(I love that I wrote this on a day when it was 90 degrees outside and the current weather is temperatures in the 20s with snow for at least the next 12 hours. What a contrast.)

Enchilada Casserole with Kale and Sweet Potatoes

Back to the draft archives... I wrote this post on June 12, 2013. As far as I can tell, the only thing I hadn't done yet was center the photos. I can't believe I still have all of these almost-finalized posts in the archives. Time to get them posted! This one is pretty much as-written from June.

When I was at Trader Joe's earlier this week, I spontaneously picked up another bag of kale since they had a cleaned and cut variety similar to the one from Wegmans. I had no idea if it would be cheaper to get fresh whole kale, but it certainly would take much more time to prepare. I remembered seeing a recipe in my web surfing that used kale in a casserole and I definitely wanted to try that out. The recipe below is adapted from this one that I found on SparkRecipes.


The total cost for the casserole was about $8. We were really hungry so we ate the entire thing, but I could see this working out to 3 portions if you're not starving. It's mostly vegetables so the portion size is pretty large.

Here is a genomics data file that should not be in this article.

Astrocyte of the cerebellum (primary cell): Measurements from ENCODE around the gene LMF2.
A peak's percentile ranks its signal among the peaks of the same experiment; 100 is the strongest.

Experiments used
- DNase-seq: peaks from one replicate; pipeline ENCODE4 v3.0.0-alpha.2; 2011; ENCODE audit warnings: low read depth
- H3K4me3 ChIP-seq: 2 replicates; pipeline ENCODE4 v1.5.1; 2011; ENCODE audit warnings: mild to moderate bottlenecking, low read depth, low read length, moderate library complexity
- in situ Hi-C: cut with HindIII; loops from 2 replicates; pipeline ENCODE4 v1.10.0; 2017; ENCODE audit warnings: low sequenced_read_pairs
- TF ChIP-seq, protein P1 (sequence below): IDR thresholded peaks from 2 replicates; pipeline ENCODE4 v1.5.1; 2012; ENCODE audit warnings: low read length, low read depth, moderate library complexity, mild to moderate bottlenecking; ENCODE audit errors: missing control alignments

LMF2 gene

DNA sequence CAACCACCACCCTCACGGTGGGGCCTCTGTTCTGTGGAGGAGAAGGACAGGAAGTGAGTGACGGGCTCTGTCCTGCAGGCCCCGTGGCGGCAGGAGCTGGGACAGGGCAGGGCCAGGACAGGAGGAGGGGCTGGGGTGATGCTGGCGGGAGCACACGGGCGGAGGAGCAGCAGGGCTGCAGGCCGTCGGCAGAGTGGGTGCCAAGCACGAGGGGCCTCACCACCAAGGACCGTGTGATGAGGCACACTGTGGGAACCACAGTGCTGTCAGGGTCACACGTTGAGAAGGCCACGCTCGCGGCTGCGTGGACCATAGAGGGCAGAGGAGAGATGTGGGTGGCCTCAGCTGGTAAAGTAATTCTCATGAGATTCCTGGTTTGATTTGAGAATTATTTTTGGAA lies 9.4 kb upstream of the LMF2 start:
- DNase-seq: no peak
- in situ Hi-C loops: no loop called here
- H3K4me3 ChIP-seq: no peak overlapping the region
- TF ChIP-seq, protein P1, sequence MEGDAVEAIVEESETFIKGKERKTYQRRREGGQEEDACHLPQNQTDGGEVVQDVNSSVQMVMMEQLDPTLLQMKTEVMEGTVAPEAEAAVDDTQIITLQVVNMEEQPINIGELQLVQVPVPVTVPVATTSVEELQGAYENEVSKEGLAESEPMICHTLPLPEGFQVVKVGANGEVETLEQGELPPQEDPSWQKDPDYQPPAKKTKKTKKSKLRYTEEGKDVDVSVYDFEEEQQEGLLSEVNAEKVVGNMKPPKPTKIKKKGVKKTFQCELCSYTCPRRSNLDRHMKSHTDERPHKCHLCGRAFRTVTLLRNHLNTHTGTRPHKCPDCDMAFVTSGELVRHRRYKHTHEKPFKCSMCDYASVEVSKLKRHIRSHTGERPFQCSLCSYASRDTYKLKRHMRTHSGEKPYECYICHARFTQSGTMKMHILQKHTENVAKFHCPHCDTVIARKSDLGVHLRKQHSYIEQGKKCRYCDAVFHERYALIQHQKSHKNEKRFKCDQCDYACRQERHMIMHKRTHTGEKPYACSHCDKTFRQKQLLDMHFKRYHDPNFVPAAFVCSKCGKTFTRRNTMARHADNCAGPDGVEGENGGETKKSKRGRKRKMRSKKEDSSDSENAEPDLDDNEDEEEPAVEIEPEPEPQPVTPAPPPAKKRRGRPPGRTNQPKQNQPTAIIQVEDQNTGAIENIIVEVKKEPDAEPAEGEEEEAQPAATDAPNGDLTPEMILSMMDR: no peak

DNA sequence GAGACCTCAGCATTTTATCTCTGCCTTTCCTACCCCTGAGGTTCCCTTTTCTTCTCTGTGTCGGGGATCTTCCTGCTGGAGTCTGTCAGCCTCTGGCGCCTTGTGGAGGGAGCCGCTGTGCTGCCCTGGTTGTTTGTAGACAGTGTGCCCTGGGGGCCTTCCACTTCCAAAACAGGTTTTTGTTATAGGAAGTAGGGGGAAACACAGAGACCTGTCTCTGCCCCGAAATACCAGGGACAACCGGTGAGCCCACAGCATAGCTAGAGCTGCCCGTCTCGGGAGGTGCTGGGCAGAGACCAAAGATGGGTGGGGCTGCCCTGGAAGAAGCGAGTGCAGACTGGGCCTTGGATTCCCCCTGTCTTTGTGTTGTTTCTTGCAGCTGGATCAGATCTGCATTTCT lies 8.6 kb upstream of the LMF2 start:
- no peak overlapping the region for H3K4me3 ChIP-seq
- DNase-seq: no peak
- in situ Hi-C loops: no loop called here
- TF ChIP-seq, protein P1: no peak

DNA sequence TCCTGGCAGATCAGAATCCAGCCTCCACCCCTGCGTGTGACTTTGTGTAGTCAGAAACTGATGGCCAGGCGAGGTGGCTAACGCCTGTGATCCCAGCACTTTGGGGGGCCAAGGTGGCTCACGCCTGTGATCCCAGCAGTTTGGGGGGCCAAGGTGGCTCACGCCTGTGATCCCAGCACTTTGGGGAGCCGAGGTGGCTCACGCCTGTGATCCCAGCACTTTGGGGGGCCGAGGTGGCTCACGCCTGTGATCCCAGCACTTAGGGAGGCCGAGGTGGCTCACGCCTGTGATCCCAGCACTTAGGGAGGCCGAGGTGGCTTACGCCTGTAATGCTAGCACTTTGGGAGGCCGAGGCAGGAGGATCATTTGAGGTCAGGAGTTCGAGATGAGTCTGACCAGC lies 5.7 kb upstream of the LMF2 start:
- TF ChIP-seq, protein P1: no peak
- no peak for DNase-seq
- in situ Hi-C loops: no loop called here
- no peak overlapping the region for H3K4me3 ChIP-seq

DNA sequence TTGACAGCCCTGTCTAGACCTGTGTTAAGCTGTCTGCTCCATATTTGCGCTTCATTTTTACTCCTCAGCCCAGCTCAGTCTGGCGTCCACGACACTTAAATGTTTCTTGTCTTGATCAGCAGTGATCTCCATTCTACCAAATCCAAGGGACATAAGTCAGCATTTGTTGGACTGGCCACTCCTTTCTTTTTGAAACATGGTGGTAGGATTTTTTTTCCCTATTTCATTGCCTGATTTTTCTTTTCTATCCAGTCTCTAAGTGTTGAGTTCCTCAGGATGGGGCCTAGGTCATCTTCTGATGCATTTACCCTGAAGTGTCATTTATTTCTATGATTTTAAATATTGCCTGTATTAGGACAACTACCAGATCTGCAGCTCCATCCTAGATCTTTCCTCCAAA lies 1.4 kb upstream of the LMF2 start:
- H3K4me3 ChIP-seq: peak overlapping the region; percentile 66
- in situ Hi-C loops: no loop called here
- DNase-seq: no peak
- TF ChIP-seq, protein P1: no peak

The ingredients - disregard the corn salsa as I ended up not using it

- 1 large sweet potato ($0.49)
- 1 small onion or 1/2 of one large onion ($1)
- 1/2-2/3 tsp of cumin powder (or seed) ($0)
- 1 bag of cleaned and cut kale leaves (or chopped leaves from 1 bunch of kale) ($1.99)
- 1 can of black beans ($0.75)
- 1 can of tomato sauce ($1.49)
- 1/4-1/3 cup of chipotle salsa ($0.60)
- 1/2 cup of cheddar jack (or similar) cheese ($0.80)
- 3 green onions ($0.43)
- 7 corn tortillas cut in strips ($0.32)


Step 1:  Prepare the vegetables. Chop the onions and green onions. Grate the sweet potato.

Step 2:  Preheat the oven to 425 degrees.

Step 3:  Coat baking dish (13x9x2) with cooking spray and place grated sweet potato as the bottom layer.

Step 4:  Add a layer of onions.

Step 5:  Sprinkle on cumin. 

Step 6:  Add the kale leaves. [They were higher than the baking dish once we layered them in.]

Step 7:  Drain and rinse the can of black beans. Add the layer of beans to the dish.

Step 8:  Add the can of tomato sauce and the chipotle salsa and layer as evenly as possible.

Step 9:  Add the green onions.

Step 10:  Sprinkle on as much cheese as you like. We love cheddar jack, especially when it's all melted and cheesy.

Step 11:  Cover the dish with corn tortillas. The original recipe called for 4, but that barely covered the dish so I used 7. I think it was just to weigh down the kale, so perhaps it didn't need to be fully covered and could have had some space inbetween.